Summer is approaching and everyone’s hoping to be back at the beach soon. You might have seen photos of crowded beaches in the news, but the reality is that if you take sensible and simple precautions the seaside can be one of the safest places to be. Especially because we’re often told by sources like the World Health Organisation (WHO) that it’s far less easy to transmit viruses outdoors in the fresh air than in enclosed indoor spaces. And beaches are all about clean sea air and space!
Social distancing on the beach
Viruses, and that includes this novel coronavirus Covid-19, but also other viruses we’re used to like norovirus, don’t live very long at all in water… that’s why we’re told to keep washing our hands. So there’s little concern about going in the sea, but what about how to stay socially distant on shore?
1. Pick a big beach
It sort of goes without saying that the bigger the beach the more space there is for everyone to spread out. It’s probably not a surprise that many of Europe’s top beach spots in the TripAdvisors Choice 2020 awards are some of the biggest. That includes many of the UK’s best beaches including Luskentyre in Scotland, Woolacombe Bay Sands in Devon, Rhossili Bay in Wales and St Brelade’s Bay Beach on Jersey. So Great Britain is well represented for expansive sandy beaches plus many others too in England like Blackpool, Skegness, Bournemouth, Saunton Sands, Newquay, St Ives and Great Yarmouth. Most towns and cities are only a few hours drive from their nearest big beach.
2. Check tide times
When the tide is in, called high tide, there is often a lot less beach and so less space to spread out. The good news is that the tide is controlled by the moon and therefore can be predicted millions of years in advance. To benefit from the most space you will want to arrive about half way from the time between high tide (when the beach is at its smallest) to low tide (when the beach is at its biggest). That gives you a very reasonable six or seven hours of maximum beach time. Just be sure to check in advance as low tide is at a different time each day, but there are many online resources like the tide tables on the BBC Weather website. Just make sure you plan your visit for the daytime and don’t go after dark!
3. Look out for a lifeguarded beach
The RNLI provides a summer beach lifeguard service on many of Britain’s most popular beaches like Fistral in North Cornwall, Croyde in North Devon and Scarborough in North Yorkshire. Everyone hopes for the best but it’s always a good idea to plan for the worse and so if you do get in difficulty on the beach or in the water, then their lifeguards are trained to administer first aid whilst respecting social distancing measures where it is safe to do so in an emergency situation.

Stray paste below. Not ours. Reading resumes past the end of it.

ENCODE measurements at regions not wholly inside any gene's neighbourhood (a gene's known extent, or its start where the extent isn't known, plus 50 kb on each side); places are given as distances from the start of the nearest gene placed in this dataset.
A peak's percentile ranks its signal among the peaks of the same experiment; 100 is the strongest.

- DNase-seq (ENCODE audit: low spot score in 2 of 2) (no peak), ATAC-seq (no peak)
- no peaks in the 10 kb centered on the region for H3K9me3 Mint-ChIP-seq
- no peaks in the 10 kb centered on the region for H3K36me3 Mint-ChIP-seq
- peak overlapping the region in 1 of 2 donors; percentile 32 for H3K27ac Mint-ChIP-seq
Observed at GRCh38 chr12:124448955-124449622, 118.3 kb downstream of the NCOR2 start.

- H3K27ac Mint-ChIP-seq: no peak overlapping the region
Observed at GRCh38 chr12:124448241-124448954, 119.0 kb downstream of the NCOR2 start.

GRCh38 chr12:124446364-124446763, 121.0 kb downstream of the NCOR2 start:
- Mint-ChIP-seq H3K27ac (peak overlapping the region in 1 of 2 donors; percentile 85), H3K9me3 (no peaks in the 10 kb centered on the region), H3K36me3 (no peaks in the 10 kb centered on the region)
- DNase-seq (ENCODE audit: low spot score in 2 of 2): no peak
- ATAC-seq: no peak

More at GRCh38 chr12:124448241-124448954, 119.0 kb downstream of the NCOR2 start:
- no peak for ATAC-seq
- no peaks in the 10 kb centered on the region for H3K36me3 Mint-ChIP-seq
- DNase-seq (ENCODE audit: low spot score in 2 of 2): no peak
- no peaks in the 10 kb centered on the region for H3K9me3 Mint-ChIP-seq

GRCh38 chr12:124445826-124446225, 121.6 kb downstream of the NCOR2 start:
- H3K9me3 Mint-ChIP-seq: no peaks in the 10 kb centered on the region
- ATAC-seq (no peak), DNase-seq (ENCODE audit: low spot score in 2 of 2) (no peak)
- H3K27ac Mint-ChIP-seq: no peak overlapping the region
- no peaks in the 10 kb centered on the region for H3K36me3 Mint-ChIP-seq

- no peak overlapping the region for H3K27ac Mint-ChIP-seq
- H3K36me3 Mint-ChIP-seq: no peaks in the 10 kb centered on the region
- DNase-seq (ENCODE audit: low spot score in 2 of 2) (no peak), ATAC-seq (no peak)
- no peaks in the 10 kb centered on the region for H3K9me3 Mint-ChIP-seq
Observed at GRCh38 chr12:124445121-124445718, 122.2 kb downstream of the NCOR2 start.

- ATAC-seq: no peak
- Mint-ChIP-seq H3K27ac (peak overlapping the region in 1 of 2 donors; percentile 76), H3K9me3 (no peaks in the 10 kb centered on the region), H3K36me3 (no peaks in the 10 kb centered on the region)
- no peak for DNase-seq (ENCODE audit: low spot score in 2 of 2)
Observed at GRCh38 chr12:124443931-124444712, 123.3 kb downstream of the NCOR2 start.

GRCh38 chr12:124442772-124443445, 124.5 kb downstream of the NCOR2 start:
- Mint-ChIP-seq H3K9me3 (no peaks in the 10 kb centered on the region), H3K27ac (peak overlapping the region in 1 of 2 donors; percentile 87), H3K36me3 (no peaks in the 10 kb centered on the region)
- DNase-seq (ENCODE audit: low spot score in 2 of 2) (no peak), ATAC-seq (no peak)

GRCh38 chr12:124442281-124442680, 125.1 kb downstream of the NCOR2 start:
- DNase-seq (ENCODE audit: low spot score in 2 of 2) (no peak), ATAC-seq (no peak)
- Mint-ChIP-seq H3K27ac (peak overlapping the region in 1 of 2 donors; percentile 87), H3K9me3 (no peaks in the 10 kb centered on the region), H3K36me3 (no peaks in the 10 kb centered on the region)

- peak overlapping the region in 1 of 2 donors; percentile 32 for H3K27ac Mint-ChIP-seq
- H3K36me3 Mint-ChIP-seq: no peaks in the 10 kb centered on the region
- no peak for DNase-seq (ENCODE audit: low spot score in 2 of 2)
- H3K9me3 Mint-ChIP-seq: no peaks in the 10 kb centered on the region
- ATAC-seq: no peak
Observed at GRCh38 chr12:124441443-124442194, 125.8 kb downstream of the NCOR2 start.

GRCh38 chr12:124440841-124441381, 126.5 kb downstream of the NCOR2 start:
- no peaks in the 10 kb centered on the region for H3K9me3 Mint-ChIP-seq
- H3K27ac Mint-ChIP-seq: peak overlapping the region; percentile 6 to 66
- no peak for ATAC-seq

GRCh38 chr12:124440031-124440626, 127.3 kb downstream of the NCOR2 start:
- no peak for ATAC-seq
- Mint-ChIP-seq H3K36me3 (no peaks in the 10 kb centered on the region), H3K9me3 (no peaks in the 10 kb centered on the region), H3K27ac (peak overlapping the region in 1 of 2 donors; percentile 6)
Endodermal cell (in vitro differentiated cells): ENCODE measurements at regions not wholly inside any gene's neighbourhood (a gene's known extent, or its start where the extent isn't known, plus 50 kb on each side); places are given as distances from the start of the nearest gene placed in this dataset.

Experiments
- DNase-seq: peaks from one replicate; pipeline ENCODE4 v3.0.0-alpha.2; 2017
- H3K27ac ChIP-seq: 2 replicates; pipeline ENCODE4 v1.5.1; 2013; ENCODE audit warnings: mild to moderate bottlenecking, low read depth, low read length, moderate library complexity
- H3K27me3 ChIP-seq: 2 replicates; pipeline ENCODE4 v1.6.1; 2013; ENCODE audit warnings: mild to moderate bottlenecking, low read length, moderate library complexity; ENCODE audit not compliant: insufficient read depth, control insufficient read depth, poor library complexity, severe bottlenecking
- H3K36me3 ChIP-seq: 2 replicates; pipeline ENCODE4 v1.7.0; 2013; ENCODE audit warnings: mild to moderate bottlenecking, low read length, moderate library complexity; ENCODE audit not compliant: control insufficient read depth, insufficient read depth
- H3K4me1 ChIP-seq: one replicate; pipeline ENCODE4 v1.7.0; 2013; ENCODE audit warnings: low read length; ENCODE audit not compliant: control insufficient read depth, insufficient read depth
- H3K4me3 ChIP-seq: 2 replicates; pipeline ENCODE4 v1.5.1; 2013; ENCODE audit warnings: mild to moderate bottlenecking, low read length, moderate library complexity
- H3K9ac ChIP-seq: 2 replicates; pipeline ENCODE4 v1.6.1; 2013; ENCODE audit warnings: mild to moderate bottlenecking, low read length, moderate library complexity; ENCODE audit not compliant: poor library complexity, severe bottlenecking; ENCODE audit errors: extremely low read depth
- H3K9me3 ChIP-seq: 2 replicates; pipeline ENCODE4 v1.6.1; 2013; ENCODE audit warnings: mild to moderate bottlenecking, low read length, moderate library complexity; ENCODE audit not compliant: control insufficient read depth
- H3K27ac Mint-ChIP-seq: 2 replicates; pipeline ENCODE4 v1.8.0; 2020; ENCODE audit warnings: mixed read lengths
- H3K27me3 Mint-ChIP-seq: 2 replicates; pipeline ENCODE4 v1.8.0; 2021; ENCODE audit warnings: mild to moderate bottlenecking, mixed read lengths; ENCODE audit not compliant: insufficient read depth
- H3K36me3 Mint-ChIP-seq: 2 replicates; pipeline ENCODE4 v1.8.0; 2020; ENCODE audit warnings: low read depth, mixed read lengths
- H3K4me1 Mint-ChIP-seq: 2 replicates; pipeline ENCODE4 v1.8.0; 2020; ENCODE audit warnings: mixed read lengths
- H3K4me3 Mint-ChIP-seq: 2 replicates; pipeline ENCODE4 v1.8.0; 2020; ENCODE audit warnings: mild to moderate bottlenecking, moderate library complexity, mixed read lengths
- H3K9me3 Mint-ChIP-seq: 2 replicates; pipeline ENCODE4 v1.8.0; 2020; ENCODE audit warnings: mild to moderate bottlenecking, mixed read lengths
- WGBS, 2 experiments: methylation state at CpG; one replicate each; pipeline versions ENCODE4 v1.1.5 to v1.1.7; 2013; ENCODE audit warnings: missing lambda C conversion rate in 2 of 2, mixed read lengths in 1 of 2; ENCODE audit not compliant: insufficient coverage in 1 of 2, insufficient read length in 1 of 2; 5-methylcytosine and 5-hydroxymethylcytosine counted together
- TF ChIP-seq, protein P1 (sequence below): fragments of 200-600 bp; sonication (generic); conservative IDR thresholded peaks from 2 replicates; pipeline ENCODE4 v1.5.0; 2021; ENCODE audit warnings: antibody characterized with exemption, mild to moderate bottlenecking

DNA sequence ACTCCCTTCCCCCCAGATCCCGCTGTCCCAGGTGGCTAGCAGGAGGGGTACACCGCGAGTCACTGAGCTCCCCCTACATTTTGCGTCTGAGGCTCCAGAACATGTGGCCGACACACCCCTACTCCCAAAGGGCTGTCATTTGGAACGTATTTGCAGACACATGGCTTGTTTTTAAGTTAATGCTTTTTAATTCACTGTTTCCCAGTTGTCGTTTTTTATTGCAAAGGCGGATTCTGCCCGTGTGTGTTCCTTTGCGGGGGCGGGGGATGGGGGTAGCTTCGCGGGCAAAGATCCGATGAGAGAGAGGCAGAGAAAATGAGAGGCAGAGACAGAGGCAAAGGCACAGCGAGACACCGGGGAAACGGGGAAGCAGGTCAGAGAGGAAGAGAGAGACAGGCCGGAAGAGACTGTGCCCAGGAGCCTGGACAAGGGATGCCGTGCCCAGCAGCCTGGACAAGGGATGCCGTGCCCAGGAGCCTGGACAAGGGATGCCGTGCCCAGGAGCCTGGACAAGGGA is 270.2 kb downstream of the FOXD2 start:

4. Travel in your own car
The current UK government coronavirus advice is to limit the use of public transport to essential journeys only, like going to work. Whilst a trip to the beach is very good for many peoples’ physical and mental well-being it’s not considered an essential journey and it can be difficult to maintain social distancing on buses, trains and coaches. Where possible use your own car, or for short journeys a taxi may be an option, and check out car parking locations in advance. Many allow you to make contactless payment using your mobile phone to avoid handling cash.
5. Bring as much as you need
Another advantage to taking your own car is that you bring everything you need to the beach, and take it home with you including any litter to help keep Britain tidy. Perhaps bring a packed lunch, and plenty of sun protection and water to drink, to avoid having to frequently go to shops and cafes. Shops, bars and restaurants will be open according to Government advice and enforcing social distancing measures, spending money with a local business will help them too after a difficult start to the 2020 season.
6. Buy a windbreak to mark your space
One thing you might want to buy is a windbreak, many seaside stores sell them close to the beach access points. Not only is it great for providing some protection from the wind, and even the sun, on summer beach days but it is also a simple way to mark out your space on the sand without other people inadvertently walking into it – it’s a easy way to practice physical distancing outdoors.
7. Stay on the beaten path so don’t get lost
Many beaches at busy spots like car parks have implemented one-way systems so you can keep a safe distance. But when you get to the beach it’s best to stay on the well walked path, where possible, because if you wander off and get lost or get too close to a cliff edge the emergency services have to come and find you. You also want to keep an eye on the tide to make sure you are not cut-off in small secluded coves, they might sound like the perfect place to be socially distant but when the tide comes in, you might find your route out is cut-off. Instead, once you get onto the beach, stay in the open – but perhaps walk a little further than you normally would.
Beaches like Woolacombe Sands in North Devon and Perranporth Beach in North Cornwall are both about three miles long and are both popular surfing locations for families on the Atlantic Ocean. A majority of visitors congregate in a small section rather than walking a minute or two along the beach where there is plenty more space.